Although forensic toxicology laboratories typically receive blood, urine, liver tissue, and/or stomach contents for identification of xenobiotics, they have been increasingly called upon to meet the analytical challenges of many alternative types of samples (Skopp, 2004; Flanagan et al., 2005; Kronstrand and Druid, 2006; Gallardo and Queiroz, 2008). Nontraditional matrices, such as bone marrow, hair, and nails, among others, may be submitted to the laboratory. For example, on occasion, toxicological analysis is requested for cases of burned, exhumed, putrefied, and skeletal remains. In such instances, it is necessary to analyze unusual specimens such as bone marrow, hair, nails, skeletal muscle, vitreous humor, and even insects (Inoue, 1992). Numerous drugs have been successfully identified in bone marrow and bone washings from skeletal remains even after decomposition and burial (Benko, 1985; Drummer, 2010; Cartiser et al., 2011). Similarly, the vitreous humor of the eye is isolated and sequestered from putrefaction, charring, and trauma; thus, it is a useful specimen for the detection of most drugs, anions, and even volatile poisons such as alcohols, ketones, and glycols (Coe, 1993; Bévalot et al., 2011). Hair analysis is a rapidly growing technique in forensic toxicology and has been used to measure individual exposure to heavy metals, such as arsenic, mercury, and lead, as well as many drugs of abuse and other pharmaceuticals, pesticides, and plastics (Yamaguichi et al., 1975; McKenzie, 1978; Baumgartner et al., 1981; Hambidge, 1973; Puschel et al., 1983; Suzuki, 1984; Marigo et al., 1986; Schroeder and Nason, 1989; Strang et al., 1990; Martz, 1988; Harkey and Henderson, 1989; Shen et al., 2002; Boumba et al., 2006). Analysis of hair for selected drugs has been utilized as an adjunct specimen in forensic settings for postmortem examinations for many years (Baumgartner et al., 1979; Couper et al., 1995; Gaillard and Pepin, 1997; Pragst et al., 1997; Rollins et al., 1997; Yegles et al., 1997; Villain et al., 2005; Muller et al., 2000; Pragst and Balikova, 2006; Kintz, 2010; Barroso et al., 2011). Nails, another keratinized matrix, have also been used to determine exposure to selected xenobiotics in both antemortem and postmortem cases (Palmeri et al., 2000; Garside, 2010). Limited data are available to support a direct correlation between quantitative hair and nail values and drug doses in forensic cases; however, qualitative results have been accepted as indicators of previous drug or xenobiotic exposure.
Finally, in severely decomposed bodies, the absence of blood and/or the scarcity of solid tissues suitable for analysis have led to the collection and testing of maggots (fly larvae) feeding on the body (Pounder, 1991). The fundamental premise underlying maggot analysis is that if drugs or intoxicants are detected, they could only have originated from the decedent’s tissues on which the larvae were feeding. Surprisingly, analysis of maggots is rather straightforward, requiring no special methodology beyond that routinely applied in toxicology laboratories. Case reports have documented the detection of numerous drugs and intoxicants in maggots collected from decomposed bodies. The compounds detected include barbiturates, benzodiazepines, phenothiazines, morphine, and malathion. Controlled studies in which maggots were allowed to feed on tissues to which drugs had been added have demonstrated the accumulation of propoxyphene, amitriptyline and nordiazepam, among others, in the larvae (Goff et al., 1993; Gagliano-Candela and Aventaggiato, 2001; Pien et al., 2004).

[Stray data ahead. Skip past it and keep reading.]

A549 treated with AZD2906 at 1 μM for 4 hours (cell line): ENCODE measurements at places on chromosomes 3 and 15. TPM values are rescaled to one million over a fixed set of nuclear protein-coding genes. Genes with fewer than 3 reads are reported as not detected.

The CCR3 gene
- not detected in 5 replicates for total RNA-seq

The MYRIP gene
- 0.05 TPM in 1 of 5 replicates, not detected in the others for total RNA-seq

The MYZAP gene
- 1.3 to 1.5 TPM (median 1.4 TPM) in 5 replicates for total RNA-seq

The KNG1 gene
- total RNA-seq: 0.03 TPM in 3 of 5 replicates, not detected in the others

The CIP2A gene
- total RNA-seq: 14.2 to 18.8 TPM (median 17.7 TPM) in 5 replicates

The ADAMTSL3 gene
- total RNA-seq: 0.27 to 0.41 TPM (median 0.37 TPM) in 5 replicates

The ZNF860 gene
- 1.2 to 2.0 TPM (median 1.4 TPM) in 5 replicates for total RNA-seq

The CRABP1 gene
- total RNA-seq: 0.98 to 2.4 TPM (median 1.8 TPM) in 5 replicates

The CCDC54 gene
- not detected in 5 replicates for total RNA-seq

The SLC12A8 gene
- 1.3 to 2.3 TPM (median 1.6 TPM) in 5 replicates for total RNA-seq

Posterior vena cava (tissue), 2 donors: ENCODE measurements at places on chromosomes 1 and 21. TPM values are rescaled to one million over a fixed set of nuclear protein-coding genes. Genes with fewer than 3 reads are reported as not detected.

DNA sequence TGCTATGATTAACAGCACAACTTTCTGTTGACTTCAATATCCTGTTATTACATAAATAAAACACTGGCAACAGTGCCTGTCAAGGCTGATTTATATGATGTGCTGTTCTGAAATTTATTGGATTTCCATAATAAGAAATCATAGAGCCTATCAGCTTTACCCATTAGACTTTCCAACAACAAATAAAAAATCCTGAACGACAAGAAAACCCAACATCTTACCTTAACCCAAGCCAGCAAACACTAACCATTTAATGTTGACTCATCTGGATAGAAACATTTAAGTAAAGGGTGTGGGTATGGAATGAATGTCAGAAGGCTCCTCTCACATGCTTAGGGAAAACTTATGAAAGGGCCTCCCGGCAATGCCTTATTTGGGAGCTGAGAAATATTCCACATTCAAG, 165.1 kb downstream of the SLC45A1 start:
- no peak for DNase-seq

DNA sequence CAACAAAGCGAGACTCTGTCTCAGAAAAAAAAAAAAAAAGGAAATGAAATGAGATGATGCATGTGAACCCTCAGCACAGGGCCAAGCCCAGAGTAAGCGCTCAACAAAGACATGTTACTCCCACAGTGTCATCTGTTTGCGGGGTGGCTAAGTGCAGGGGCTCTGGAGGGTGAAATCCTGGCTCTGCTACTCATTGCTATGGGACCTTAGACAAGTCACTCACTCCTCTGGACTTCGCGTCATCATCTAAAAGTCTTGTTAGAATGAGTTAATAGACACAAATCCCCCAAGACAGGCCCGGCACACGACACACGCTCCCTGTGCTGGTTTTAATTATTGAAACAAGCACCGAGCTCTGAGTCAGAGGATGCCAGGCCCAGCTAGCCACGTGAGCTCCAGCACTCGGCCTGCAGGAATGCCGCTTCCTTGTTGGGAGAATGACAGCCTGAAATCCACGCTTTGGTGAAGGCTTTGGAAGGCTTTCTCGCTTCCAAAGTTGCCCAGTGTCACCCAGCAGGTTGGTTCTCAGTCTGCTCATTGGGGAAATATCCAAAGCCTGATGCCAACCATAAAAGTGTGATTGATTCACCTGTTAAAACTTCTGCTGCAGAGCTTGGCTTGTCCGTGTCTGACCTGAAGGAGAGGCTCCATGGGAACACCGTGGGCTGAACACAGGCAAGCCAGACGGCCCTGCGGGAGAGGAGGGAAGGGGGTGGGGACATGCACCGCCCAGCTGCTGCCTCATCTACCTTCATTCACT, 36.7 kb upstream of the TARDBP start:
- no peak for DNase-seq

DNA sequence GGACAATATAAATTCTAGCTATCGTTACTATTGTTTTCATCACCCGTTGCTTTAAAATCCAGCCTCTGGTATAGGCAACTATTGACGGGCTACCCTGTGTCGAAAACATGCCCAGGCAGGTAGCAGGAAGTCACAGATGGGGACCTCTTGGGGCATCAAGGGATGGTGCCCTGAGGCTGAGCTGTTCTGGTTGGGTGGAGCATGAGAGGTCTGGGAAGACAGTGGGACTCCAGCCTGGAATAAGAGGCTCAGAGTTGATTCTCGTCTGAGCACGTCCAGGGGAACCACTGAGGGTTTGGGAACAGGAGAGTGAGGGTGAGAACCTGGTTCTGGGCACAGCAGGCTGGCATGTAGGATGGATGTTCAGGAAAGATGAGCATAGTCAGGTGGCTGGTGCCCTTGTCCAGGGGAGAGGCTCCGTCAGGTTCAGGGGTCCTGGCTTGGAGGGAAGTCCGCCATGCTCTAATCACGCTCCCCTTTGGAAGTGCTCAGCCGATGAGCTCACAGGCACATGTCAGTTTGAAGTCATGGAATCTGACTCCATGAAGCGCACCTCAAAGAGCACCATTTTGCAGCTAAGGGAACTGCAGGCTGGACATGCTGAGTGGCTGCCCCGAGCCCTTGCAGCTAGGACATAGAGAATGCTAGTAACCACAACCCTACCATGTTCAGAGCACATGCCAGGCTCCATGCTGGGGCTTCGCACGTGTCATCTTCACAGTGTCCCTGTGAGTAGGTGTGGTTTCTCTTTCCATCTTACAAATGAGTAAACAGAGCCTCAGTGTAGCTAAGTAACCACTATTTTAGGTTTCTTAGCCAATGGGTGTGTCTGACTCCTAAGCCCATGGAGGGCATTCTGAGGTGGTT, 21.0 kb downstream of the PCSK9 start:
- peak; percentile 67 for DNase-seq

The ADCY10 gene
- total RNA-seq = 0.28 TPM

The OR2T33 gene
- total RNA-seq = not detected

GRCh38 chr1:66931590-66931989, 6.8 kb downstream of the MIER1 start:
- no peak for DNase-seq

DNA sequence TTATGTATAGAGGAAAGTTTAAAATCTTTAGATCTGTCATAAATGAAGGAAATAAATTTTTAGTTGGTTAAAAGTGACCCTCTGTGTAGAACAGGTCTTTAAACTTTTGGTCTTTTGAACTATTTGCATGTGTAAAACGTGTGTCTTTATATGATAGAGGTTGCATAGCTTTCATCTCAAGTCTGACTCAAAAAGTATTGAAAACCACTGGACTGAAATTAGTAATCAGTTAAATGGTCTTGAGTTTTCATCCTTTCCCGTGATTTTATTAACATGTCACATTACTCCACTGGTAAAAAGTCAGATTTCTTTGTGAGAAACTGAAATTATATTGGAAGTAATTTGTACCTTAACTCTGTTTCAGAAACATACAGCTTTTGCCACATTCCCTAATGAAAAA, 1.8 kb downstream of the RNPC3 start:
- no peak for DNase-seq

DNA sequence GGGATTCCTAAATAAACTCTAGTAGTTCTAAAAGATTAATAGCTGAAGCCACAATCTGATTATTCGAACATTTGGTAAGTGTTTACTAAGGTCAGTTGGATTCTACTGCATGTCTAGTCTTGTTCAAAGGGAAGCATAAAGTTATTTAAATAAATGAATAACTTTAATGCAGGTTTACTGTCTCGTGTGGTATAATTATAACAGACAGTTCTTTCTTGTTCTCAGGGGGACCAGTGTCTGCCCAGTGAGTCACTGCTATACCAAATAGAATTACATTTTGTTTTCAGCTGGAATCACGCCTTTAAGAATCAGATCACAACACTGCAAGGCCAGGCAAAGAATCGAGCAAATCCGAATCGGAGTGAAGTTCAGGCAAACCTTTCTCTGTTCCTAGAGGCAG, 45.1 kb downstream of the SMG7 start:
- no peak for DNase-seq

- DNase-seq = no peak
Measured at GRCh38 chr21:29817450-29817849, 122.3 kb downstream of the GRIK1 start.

Before the analysis begins, several factors must be considered, including the amount of specimen available, the nature of the poison sought, and the possible biotransformation of the poison. In cases involving oral administration of the poison, the gastrointestinal (GI) contents are analyzed first because large amounts of residual unabsorbed poison may be present. The urine may be analyzed next, as the kidney is the major organ of excretion for most poisons and high concentrations of toxicants and/or their metabolites often are present in urine. After absorption from the GI tract, drugs or poisons are carried to the liver before entering the general systemic circulation; therefore, the first analysis of an internal organ is conducted on the liver. If a specific poison is suspected to have caused or contributed to a death, the toxicologist may first analyze the tissues and fluids in which the poison concentrates.
A thorough knowledge of drug biotransformation is often essential before an analysis is performed. The parent compound and any major pharmacologically-active metabolites should be isolated and identified. In some instances, the metabolites provide the only evidence that a drug or poison has been administered. Many screening tests, such as immunoassays, are specifically designed to detect not the parent drug but its major urinary metabolite. An example of the relationship of pharmacokinetic and analytical factors is provided by cocaine. The major metabolites of cocaine biotransformation are benzoylecgonine and ecgonine methyl ester (Fig. 32-3). The co-ingestion of alcohol with cocaine results in the hepatic transesterification of cocaine to form cocaethylene (Hime et al., 1991), a psychoactive metabolite. The disposition of these compounds in various body fluids and hair is shown in Fig. 32-4. Thus, the initial testing of urine to determine cocaine use is performed with immunoassays specifically designed to detect the presence of benzoylecgonine, the major urinary metabolite. In contrast, if saliva or hair is tested, parent cocaine, as well as metabolites, are also sought. To determine a profile of each analyte present in a specimen, chromatographic procedures such as gas chromatography-mass spectrometry (GC-MS) are used, which facilitates the simultaneous separation and quantification of each compound.